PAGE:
“Hey, how was your day?”
“ Terrible . I totally got raped by my econ test.”
It’s a conversation that many of us have every day and see nothing even remotely problematic in it, and personally, I find that to be incredibly troubling.
I’m pretty sure taking your econ test was consensual. I find it difficult to believe that your test forced itself upon you. It did not assault you, nor did it make you take part in sexual activity outside of your consent. It was not violent or threatening.
Language is such an integral part of our culture that on a day -to- day basis, we barely even notice it. We allow words to slip by us unnoticed and unacknowledged, regardless of their meanings or societal implications. Typically, we view our language as being shaped by our culture, but it shapes our society as much as it reflects it. A bar in Spokane, Wash. — The Daiquiri Factory — recently named a drink on its menu “Grape Date Kool Aid.”
The name itself is offensive enough.
Marketing date rape? Really?
But what is perhaps more disturbing are the reactions surrounding the drink’s name.
According to the Huffington Post, over 100 people protested the bar’s choice in naming the drink and its implications. The bar responded to the protests stating, “We just think everyone simply needs a little daiquiri therapy.” It’s not that their response is outside the norm. Feminists — and socially-aware individuals in general — have been told they’re being ‘too sensitive’ for decades now. It’s easier to think that way: no need to worry about their ramblings, they’re just a bunch of bleeding-heart, free-spirited hippies whose feelings are hurt at the littlest of things. Personally, I disagree.
The language we use has power, be it for better or worse, and refusing to acknowledge that harms those individuals most severely marginalized by it. How often do we really stop and think about what we’re implying with the words we use in our everyday conversations? When you use “rape” as a means to discuss any situation that you find less than desirable, it lessens the severity with which we consider acts of sexual violence. If you were a survivor of sexual violence, could you imagine how it would feel to have your situation compared to taking a difficult test or a bad loss in basketball?
Between 20 and 25 percent of women and 3 percent of men will experience an attempted or completed sexual assault during their college experience. That means that for approximately a quarter of your peers, sexual violence is not a fun way to talk about something you find to be relatively unpleasing; it is a harsh, traumatizing ongoing reality.
Mocking these incidents is perpetuating a society in which rape, violence and mistreatment are accepted. Our colloquial use of the word “rape” speaks to a larger issue in our culture: we refuse to acknowledge the excess of violence, particularly that which is sexual in nature. We live in a society that expects violence — both sexual and not — and often, our expectations are met and exceeded. When we expect violence and accept the culture that surrounds it, we create a self-fulfilling prophecy in the worst possible way. It is this mentality that leads to the continuation of rape culture in our society, and the Xavier community is certainly no exception to that.
It’s no secret that Xavier has a less-than-stellar history when it comes to sexual assault, to put it lightly. We cannot change the decisions of previous administrators or conduct boards, but we do have power over our language. It’s something that seems minute when compared to larger facets of rape culture — slut shaming, victim blaming and street harassment, to name a few—but it is something that each and every individual has the power to change.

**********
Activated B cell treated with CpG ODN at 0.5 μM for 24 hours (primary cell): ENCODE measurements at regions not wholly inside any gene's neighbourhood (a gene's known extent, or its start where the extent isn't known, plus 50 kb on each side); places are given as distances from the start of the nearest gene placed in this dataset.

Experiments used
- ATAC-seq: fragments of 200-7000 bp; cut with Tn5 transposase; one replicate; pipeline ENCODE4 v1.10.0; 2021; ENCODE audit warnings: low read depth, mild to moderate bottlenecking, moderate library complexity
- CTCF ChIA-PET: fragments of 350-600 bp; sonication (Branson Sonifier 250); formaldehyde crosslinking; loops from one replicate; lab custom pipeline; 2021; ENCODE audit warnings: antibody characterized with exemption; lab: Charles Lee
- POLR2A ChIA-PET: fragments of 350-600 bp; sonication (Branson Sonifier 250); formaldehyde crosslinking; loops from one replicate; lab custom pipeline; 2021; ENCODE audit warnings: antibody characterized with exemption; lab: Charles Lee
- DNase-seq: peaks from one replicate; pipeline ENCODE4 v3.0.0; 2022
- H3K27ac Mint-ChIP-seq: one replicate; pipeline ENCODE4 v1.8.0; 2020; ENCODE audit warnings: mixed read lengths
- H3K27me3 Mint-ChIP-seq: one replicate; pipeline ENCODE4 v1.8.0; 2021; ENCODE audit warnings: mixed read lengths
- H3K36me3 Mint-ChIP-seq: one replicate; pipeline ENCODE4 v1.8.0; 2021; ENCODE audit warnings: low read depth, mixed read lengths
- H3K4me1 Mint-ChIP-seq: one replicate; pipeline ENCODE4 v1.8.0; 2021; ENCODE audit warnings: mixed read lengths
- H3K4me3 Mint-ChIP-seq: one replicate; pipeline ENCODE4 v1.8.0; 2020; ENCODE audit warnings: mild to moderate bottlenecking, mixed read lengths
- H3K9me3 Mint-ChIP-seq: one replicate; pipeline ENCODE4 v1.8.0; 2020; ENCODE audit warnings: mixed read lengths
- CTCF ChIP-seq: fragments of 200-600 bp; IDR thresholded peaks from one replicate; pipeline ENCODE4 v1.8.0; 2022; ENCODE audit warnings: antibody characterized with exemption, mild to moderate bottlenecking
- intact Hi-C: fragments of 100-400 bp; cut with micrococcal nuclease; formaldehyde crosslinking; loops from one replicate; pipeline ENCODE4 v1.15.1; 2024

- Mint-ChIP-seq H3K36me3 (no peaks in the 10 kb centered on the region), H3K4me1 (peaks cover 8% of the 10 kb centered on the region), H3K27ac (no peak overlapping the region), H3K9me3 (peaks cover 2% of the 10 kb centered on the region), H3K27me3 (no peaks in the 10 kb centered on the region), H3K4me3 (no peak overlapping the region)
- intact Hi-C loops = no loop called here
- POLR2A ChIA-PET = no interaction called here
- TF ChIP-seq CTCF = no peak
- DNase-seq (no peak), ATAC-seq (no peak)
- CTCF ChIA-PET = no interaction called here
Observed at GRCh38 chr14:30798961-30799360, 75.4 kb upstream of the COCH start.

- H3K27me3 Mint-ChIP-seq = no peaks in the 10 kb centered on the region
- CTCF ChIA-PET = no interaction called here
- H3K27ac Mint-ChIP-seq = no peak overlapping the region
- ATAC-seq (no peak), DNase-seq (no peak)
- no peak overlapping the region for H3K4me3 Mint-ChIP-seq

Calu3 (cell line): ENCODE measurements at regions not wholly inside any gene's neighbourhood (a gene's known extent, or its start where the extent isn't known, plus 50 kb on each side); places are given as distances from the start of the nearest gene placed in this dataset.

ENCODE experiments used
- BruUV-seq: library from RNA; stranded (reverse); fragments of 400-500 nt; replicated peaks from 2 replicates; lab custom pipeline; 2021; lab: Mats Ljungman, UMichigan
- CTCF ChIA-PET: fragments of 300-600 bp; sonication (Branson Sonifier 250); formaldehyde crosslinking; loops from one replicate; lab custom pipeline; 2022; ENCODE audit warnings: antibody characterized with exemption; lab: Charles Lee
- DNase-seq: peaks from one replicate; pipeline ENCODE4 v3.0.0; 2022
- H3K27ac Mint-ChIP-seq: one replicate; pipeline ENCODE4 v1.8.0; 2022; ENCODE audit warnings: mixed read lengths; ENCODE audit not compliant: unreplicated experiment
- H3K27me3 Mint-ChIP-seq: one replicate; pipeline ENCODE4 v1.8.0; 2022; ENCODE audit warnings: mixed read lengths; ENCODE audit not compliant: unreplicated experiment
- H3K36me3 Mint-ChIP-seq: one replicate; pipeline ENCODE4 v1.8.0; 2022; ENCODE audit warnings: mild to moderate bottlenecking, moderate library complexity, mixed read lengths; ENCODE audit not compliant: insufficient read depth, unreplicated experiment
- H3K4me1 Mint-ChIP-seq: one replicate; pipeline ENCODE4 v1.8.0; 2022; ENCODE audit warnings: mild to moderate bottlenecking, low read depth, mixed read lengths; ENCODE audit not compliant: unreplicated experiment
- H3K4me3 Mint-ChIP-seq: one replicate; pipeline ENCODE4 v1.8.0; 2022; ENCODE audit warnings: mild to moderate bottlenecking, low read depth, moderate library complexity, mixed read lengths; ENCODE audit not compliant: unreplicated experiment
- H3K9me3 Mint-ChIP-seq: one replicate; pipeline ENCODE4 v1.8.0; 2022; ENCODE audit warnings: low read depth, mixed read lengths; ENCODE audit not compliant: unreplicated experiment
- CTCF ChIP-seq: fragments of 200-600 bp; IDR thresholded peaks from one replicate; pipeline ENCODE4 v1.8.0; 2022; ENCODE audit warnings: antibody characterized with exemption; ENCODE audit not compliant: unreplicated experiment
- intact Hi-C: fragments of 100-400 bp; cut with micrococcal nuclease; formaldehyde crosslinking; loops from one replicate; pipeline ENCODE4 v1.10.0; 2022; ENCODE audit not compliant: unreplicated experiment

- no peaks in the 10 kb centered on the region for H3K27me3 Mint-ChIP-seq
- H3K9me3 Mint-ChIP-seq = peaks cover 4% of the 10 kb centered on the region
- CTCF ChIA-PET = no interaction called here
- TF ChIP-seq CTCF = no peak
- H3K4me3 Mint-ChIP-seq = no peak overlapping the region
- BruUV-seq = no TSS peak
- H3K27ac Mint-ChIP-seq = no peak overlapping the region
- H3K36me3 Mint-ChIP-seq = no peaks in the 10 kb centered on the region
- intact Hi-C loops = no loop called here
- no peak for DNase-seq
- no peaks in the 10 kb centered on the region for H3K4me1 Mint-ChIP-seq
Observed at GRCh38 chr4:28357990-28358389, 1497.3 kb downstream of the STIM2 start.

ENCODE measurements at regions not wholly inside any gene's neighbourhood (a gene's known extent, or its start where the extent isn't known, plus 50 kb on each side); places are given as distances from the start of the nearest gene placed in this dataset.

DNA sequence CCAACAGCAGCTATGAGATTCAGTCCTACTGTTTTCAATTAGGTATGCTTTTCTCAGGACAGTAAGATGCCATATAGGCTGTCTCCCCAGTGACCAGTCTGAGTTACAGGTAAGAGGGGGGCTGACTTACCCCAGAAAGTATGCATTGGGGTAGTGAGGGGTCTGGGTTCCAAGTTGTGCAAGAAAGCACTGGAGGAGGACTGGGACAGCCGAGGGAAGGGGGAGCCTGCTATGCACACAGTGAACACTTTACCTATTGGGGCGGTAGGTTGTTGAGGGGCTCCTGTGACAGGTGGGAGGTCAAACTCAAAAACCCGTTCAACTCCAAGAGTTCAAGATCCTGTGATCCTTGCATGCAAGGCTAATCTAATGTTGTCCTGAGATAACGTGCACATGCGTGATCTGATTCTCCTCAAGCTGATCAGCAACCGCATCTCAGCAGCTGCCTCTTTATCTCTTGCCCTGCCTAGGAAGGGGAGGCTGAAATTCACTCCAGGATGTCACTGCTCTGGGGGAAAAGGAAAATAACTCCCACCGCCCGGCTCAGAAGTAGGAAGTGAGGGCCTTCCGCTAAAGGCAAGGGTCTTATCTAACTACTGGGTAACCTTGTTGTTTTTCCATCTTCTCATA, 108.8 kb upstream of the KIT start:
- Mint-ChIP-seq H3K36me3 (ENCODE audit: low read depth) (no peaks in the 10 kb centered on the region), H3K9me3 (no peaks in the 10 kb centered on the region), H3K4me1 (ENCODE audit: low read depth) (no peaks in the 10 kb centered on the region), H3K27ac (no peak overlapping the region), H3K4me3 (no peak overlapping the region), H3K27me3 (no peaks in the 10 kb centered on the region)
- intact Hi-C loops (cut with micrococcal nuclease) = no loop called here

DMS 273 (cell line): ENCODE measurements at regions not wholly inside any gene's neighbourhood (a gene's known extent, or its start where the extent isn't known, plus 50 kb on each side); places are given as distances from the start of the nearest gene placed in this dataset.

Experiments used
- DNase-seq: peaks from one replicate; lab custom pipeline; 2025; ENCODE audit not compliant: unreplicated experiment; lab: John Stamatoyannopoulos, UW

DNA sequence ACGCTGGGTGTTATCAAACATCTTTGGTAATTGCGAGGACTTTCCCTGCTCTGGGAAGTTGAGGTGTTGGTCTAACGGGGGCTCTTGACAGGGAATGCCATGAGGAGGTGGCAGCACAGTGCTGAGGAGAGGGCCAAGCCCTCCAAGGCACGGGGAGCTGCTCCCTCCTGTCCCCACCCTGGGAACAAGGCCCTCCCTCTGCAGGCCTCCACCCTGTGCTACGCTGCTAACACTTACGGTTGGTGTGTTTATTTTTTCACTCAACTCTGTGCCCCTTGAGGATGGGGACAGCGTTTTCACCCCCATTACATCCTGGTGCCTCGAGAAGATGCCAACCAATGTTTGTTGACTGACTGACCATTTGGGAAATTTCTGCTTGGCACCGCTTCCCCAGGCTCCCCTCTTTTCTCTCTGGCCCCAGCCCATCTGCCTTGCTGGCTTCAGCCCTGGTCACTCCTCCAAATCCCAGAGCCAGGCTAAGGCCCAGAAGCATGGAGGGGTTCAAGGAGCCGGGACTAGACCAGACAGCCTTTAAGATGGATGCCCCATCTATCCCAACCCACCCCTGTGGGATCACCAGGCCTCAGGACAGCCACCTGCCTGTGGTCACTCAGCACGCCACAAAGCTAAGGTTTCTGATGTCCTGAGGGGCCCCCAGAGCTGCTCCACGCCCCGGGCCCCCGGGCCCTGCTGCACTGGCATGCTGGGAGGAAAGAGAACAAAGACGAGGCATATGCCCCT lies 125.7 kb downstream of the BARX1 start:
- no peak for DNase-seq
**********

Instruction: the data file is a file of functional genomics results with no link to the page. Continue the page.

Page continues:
You have the ability to say, “My econ test didn’t go well,” as opposed to saying you were “raped” by it. The language we choose to use is a medium in which each and every one of us has agency, and we should use it to improve the culture in which we live, not perpetuate oppressive societal attitudes.
And when we’re talking about the language surrounding rape, the power of language extends beyond working towards social change and has real consequences in affecting our peers.
Sabrina Brown is the Editor-in- Chief of the Newswire. She is a senior majoring in English from Shelby, Ohio.
2 thoughts on “Rape culture and the language we choose”
I do not want to disagree with the point of the article which is that using rape in common language minimizes the reality that rape is, but part of the reason it became colloquial is because of the strength of saying a test “raped” me over saying it didn’t go well. When i expect an A and get a B- it didn’t go well. When I expect an A and got a D then there needs to be something worse. Getting “raped” by a test has become that. I agree we can be more creative than saying rape, but at the same time expecting a simple it didn’t go well doesn’t convey strong enough feeling.
I guess I’ve been lucky to never hear anyone on campus say something that offensive and they’re lucky nobody around them embarrassed them or got in their face for saying it. I would find another word for test anger than rape unless you want an actual angry woman calling you out.
Grown women are plenty aware of the power dynamic in trying to make light of rape, we’re teaching our younger generation better than ever, and plenty of us have no problem measuring whose cojones are really bigger in front of your friends. Plenty of things make people angry or feel unfair every day in real life and I don’t hear grown men tossing the word rape around. It’s partially a problem of using common-sense so I’m not surprised to wonder whether someone would try to excuse it. But it only happens under the sheltering of the college rape culture. Someone who talks like that would want to deny their hand in encouraging the problem of sexual assault, but the link is undeniable.
Comments are closed.